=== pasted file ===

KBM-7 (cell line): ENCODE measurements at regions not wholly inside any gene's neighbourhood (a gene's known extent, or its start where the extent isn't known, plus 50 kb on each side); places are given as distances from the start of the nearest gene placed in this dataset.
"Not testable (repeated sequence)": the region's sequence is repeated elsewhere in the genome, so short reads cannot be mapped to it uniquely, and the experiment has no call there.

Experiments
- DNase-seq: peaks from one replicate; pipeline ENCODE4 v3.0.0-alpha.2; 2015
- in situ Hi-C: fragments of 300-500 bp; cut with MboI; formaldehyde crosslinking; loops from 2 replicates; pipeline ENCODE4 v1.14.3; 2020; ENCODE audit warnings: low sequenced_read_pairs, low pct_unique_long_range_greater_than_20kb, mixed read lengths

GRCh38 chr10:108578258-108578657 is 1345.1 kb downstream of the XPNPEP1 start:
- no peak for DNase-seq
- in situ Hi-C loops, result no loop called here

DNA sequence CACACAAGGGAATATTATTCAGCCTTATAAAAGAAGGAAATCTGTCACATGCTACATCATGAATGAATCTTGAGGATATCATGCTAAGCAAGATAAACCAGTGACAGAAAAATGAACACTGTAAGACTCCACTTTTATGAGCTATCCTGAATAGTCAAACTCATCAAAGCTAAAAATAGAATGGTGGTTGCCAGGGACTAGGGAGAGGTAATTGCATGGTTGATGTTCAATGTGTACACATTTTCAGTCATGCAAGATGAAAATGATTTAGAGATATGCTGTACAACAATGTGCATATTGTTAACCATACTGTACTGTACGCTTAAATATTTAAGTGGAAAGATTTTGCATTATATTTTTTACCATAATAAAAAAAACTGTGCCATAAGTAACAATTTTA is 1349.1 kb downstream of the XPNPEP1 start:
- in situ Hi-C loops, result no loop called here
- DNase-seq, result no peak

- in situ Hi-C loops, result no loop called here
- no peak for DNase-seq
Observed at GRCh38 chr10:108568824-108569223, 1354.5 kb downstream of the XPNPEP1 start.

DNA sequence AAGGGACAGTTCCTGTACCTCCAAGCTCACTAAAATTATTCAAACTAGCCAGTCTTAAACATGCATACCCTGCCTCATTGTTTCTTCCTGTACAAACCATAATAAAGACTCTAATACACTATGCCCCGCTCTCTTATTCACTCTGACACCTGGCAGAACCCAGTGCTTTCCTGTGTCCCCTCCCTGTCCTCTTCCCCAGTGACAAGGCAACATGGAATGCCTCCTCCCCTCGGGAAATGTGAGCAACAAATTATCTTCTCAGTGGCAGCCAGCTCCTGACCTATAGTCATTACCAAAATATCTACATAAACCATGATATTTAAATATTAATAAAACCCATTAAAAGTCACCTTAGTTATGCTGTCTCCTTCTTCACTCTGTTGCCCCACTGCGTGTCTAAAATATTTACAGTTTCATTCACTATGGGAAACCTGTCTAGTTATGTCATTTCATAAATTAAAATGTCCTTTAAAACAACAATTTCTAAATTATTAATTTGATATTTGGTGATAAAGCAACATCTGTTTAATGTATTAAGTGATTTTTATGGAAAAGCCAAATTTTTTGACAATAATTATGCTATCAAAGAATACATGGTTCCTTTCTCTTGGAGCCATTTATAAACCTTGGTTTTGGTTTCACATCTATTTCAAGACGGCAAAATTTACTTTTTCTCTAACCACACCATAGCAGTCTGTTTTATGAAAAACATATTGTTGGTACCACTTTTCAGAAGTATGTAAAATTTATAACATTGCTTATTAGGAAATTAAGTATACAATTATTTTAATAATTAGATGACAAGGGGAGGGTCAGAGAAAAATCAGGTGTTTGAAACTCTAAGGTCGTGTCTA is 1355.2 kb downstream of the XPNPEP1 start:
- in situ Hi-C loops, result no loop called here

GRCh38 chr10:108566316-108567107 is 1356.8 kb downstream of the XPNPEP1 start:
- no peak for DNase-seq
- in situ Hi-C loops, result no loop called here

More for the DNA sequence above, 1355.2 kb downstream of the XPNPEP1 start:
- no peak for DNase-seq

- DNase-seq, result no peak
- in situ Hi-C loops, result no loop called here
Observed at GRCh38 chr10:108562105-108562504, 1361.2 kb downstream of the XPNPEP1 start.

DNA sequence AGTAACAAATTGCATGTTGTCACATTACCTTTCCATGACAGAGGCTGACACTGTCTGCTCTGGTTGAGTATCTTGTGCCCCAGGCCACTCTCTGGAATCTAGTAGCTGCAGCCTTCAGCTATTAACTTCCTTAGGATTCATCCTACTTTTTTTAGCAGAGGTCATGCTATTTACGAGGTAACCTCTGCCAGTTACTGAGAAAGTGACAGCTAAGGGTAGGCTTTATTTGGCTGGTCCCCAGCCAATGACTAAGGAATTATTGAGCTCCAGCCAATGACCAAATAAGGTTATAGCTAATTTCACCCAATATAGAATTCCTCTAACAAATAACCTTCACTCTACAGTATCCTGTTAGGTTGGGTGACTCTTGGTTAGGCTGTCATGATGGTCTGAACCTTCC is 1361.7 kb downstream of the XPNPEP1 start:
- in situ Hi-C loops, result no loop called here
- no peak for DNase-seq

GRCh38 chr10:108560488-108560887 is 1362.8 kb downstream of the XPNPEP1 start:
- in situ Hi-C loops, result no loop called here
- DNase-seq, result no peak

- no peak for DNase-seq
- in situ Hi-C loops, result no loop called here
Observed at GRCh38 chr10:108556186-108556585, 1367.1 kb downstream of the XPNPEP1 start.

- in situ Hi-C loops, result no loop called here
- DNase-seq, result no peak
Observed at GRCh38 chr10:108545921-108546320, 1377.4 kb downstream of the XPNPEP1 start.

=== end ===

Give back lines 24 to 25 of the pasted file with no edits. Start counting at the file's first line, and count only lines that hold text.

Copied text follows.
Observed at GRCh38 chr10:108562105-108562504, 1361.2 kb downstream of the XPNPEP1 start.

DNA sequence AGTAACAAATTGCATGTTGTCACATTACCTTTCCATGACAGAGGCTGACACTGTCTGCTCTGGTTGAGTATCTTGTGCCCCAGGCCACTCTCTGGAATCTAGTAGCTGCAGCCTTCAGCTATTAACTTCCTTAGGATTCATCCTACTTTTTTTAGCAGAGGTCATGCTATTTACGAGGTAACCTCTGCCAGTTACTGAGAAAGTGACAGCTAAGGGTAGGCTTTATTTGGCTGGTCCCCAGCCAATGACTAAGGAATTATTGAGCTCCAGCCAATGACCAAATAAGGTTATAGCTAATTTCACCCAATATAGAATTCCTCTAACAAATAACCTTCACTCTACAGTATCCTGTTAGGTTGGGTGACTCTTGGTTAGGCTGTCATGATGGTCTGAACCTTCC is 1361.7 kb downstream of the XPNPEP1 start: